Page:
Background: Vitamin D status and levels of insulin-like growth factor (IGF)-1 and C-peptide have been implicated in colorectal carcinogenesis. However, in contrast to vitamin D IGF-1 is not an easily modifiable risk factor.
Methods: Combining data from the Health Professionals Follow up Study (HPFS) and the Nurses' Health Study cohort (NHS) additive and multiplicative interactions were examined between plasma 25-hydroxyvitamin D (25(OH)D) and IGF-1, IGFBP-3 as well as C-peptide levels in 499 cases and 992 matched controls. For the various analytes, being high or low was based on being either above (or equal) or below the medians, respectively.
Results: Compared to participants with high 25(OH)D and low IGF-1/IGFBP-3 ratio (reference group), participants with a high IGF-1/IGFBP-3 ratio were at elevated risk of colorectal cancer when 25(OH)D was low (odds ratio (OR): 2.05 (95% CI: 1.43 to 2.92), but not when 25(OH)D was high (OR:1.20 (95% CI: 0.84 to 1.71, p(interaction): additive =0.06, multiplicative =0.25). Similarly, compared to participants with high 25(OH)D and low molar IGF-1/IGFBP-3 ratio and low C-peptide levels (reference group), participants with a combination of either high IGF-1/IGFBP-3 ratio or high C-peptide were at elevated risk for colorectal cancer when 25(OH)D was low (OR =1.90, 95% CI: 1.22 to 2.94) but not when 25(OH)D was high (OR=1.15, 95% CI: 0.74 to 1.77, p(interaction): additive=0.004; multiplicative=0.04).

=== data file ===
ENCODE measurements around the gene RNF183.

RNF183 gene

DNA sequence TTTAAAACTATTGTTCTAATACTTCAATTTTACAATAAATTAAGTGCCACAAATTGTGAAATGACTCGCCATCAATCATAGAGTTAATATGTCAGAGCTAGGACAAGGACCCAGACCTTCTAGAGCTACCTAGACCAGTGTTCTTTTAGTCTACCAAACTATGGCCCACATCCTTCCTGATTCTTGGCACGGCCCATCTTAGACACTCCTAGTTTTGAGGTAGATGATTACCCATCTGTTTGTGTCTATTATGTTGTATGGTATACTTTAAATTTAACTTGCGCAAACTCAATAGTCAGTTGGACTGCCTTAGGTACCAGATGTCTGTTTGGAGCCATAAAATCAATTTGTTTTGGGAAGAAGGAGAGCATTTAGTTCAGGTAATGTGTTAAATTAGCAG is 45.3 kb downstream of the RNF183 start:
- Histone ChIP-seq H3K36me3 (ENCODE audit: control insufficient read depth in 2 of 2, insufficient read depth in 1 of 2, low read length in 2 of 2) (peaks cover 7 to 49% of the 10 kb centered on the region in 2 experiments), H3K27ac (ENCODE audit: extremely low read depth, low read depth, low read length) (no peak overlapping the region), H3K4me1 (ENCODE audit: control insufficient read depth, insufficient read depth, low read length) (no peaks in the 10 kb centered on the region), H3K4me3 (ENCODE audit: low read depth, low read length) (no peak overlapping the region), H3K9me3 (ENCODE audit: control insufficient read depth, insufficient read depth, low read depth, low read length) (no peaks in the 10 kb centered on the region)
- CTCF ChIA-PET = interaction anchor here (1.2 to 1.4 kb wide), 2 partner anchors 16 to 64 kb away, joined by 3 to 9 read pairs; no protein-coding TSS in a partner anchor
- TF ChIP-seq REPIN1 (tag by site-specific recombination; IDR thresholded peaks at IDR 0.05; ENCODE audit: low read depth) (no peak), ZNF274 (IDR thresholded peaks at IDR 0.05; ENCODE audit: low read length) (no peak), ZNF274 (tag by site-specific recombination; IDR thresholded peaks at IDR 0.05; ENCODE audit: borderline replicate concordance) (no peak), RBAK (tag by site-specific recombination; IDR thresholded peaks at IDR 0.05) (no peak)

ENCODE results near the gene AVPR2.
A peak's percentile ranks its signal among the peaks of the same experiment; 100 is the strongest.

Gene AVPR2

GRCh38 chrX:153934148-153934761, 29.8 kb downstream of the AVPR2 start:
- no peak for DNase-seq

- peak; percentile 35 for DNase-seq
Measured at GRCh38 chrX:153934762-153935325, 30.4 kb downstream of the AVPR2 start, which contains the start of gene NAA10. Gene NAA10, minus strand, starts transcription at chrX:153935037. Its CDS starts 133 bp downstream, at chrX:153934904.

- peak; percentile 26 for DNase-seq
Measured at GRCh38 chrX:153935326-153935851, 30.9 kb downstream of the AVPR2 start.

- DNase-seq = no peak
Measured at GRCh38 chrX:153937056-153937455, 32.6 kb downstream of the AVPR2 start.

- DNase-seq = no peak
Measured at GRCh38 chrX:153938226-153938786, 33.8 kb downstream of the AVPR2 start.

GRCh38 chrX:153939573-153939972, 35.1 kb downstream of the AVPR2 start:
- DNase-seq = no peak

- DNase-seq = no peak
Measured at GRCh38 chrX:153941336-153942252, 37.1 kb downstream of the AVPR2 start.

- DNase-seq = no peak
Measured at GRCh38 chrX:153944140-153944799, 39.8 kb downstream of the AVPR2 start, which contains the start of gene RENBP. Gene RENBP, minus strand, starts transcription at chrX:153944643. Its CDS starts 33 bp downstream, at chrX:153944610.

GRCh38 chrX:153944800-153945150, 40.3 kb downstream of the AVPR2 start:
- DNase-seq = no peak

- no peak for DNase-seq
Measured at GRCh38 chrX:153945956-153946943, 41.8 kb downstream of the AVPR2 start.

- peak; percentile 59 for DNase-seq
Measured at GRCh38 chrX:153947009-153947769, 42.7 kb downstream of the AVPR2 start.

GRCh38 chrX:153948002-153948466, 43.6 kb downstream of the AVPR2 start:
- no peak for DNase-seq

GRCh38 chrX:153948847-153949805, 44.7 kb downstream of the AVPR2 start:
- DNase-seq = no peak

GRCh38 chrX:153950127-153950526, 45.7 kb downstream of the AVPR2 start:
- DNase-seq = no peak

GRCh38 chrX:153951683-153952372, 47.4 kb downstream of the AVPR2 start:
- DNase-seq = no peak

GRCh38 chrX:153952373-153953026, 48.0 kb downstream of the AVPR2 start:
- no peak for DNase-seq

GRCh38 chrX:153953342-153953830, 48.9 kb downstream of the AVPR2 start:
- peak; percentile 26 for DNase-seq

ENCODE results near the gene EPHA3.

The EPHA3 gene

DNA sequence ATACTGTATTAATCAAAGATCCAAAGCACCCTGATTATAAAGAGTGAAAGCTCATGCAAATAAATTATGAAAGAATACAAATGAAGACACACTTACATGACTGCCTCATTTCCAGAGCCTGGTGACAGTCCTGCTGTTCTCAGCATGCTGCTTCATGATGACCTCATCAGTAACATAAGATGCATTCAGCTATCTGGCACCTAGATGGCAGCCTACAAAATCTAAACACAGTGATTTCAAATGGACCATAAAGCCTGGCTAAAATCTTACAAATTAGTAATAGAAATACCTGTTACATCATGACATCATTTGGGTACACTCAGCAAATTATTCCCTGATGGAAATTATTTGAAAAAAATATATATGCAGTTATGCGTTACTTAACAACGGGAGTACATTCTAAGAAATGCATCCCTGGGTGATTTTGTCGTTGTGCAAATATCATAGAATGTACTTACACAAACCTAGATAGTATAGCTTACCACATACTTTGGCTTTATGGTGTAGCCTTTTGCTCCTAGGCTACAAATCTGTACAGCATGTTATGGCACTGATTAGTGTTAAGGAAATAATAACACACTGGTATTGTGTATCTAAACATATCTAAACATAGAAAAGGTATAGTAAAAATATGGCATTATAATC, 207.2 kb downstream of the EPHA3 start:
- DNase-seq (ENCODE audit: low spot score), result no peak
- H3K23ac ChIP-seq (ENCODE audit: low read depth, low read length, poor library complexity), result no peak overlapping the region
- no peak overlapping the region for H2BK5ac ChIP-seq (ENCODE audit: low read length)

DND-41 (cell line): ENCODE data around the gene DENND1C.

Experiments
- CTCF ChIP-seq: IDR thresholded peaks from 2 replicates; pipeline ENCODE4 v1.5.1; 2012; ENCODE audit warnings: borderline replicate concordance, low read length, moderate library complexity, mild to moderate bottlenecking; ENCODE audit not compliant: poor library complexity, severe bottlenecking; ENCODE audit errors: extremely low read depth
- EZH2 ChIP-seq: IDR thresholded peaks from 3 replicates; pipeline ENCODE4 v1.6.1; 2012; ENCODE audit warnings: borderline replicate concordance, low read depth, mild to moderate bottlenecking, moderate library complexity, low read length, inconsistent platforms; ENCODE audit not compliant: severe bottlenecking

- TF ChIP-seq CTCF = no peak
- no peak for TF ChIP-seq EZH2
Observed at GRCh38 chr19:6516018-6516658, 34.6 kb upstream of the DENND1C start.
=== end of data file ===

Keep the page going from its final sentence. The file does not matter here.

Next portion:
Conclusion: The results from this study suggest that improving vitamin D status may help lower risk of colorectal cancer associated with higher IGF-1/IGFBP-3 ratio or C-peptide levels.
© 2011 Wu et al.